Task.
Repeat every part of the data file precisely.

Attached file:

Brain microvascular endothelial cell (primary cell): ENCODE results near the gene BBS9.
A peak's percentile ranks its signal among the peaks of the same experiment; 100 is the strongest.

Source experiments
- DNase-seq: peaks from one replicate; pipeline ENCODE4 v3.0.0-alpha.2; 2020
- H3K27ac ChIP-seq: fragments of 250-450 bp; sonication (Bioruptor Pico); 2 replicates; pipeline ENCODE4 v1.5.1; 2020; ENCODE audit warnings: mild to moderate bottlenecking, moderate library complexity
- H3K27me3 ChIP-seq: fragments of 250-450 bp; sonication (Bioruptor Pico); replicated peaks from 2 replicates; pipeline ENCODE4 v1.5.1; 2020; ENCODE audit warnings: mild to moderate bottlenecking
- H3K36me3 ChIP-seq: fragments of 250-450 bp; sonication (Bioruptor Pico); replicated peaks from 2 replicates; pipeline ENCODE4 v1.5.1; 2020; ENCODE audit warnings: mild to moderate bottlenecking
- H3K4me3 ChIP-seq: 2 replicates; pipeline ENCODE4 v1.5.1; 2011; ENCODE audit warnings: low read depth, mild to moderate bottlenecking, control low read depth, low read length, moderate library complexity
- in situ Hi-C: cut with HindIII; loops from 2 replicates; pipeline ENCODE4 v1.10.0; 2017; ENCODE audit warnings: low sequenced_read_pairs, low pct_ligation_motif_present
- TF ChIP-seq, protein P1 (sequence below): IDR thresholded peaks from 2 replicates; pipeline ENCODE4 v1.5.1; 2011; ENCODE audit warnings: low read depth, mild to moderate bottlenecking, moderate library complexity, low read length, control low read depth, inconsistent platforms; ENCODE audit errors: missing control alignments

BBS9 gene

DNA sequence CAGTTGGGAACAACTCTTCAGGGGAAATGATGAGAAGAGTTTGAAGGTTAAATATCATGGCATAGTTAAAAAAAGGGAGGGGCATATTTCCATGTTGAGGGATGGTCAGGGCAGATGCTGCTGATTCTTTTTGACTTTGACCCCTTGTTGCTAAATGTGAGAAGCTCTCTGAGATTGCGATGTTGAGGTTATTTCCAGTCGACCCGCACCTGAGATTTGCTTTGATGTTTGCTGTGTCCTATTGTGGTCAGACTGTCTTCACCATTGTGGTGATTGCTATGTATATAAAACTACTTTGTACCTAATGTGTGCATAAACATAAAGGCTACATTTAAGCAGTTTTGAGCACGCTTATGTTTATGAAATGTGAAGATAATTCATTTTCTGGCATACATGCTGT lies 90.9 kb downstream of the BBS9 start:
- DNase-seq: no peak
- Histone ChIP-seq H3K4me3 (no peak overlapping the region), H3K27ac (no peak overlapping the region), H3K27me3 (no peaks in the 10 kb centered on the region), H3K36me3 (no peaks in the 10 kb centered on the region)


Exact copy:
Brain microvascular endothelial cell (primary cell): ENCODE results near the gene BBS9.
A peak's percentile ranks its signal among the peaks of the same experiment; 100 is the strongest.

Source experiments
- DNase-seq: peaks from one replicate; pipeline ENCODE4 v3.0.0-alpha.2; 2020
- H3K27ac ChIP-seq: fragments of 250-450 bp; sonication (Bioruptor Pico); 2 replicates; pipeline ENCODE4 v1.5.1; 2020; ENCODE audit warnings: mild to moderate bottlenecking, moderate library complexity
- H3K27me3 ChIP-seq: fragments of 250-450 bp; sonication (Bioruptor Pico); replicated peaks from 2 replicates; pipeline ENCODE4 v1.5.1; 2020; ENCODE audit warnings: mild to moderate bottlenecking
- H3K36me3 ChIP-seq: fragments of 250-450 bp; sonication (Bioruptor Pico); replicated peaks from 2 replicates; pipeline ENCODE4 v1.5.1; 2020; ENCODE audit warnings: mild to moderate bottlenecking
- H3K4me3 ChIP-seq: 2 replicates; pipeline ENCODE4 v1.5.1; 2011; ENCODE audit warnings: low read depth, mild to moderate bottlenecking, control low read depth, low read length, moderate library complexity
- in situ Hi-C: cut with HindIII; loops from 2 replicates; pipeline ENCODE4 v1.10.0; 2017; ENCODE audit warnings: low sequenced_read_pairs, low pct_ligation_motif_present
- TF ChIP-seq, protein P1 (sequence below): IDR thresholded peaks from 2 replicates; pipeline ENCODE4 v1.5.1; 2011; ENCODE audit warnings: low read depth, mild to moderate bottlenecking, moderate library complexity, low read length, control low read depth, inconsistent platforms; ENCODE audit errors: missing control alignments

BBS9 gene

DNA sequence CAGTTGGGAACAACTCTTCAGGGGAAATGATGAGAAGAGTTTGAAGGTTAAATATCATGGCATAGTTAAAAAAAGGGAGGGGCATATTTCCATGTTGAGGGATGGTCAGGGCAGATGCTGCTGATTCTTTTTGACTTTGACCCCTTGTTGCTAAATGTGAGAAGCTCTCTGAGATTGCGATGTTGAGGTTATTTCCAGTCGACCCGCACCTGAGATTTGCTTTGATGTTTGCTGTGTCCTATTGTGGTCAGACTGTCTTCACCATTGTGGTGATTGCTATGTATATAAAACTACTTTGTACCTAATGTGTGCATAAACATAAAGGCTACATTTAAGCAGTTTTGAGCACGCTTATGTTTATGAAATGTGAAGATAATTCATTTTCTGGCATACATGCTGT lies 90.9 kb downstream of the BBS9 start:
- DNase-seq: no peak
- Histone ChIP-seq H3K4me3 (no peak overlapping the region), H3K27ac (no peak overlapping the region), H3K27me3 (no peaks in the 10 kb centered on the region), H3K36me3 (no peaks in the 10 kb centered on the region)